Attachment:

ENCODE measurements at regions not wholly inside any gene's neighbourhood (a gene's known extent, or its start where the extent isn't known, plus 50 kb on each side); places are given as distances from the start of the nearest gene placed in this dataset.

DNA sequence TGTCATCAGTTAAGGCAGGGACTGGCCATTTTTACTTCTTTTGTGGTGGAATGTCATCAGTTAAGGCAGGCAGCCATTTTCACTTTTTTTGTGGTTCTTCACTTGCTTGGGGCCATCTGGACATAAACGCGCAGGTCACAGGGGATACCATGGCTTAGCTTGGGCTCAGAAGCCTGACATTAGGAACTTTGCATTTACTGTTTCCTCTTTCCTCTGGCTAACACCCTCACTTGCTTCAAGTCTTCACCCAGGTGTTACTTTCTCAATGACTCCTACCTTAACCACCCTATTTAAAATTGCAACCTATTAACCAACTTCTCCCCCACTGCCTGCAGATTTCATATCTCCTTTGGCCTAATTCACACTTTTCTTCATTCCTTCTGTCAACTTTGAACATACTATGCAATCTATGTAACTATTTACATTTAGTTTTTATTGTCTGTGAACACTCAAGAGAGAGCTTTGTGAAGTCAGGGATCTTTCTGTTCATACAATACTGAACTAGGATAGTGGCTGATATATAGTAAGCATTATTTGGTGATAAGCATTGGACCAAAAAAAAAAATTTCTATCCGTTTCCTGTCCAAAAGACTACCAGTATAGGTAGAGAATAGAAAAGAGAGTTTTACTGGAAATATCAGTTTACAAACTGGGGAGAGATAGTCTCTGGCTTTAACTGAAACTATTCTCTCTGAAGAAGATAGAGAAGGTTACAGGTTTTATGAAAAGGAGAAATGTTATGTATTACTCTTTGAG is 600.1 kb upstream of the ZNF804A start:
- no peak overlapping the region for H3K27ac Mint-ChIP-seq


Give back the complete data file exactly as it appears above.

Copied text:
ENCODE measurements at regions not wholly inside any gene's neighbourhood (a gene's known extent, or its start where the extent isn't known, plus 50 kb on each side); places are given as distances from the start of the nearest gene placed in this dataset.

DNA sequence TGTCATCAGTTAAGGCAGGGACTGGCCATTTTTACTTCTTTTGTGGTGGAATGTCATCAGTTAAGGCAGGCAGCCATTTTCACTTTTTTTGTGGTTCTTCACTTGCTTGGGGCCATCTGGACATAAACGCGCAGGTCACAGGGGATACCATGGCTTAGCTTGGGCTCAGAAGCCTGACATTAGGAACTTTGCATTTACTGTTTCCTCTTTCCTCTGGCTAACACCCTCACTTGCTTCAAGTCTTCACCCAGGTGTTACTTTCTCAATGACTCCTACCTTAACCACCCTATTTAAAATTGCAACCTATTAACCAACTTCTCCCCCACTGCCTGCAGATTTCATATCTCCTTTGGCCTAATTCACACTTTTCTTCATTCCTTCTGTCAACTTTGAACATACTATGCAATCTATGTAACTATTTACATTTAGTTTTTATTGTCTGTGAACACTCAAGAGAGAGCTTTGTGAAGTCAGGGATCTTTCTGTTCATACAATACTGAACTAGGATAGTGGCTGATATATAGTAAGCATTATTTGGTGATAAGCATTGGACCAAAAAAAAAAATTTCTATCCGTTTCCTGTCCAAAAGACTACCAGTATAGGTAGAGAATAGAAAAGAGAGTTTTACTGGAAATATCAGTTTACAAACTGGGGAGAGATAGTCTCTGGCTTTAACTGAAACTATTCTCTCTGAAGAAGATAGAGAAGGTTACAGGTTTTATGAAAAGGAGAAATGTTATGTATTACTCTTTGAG is 600.1 kb upstream of the ZNF804A start:
- no peak overlapping the region for H3K27ac Mint-ChIP-seq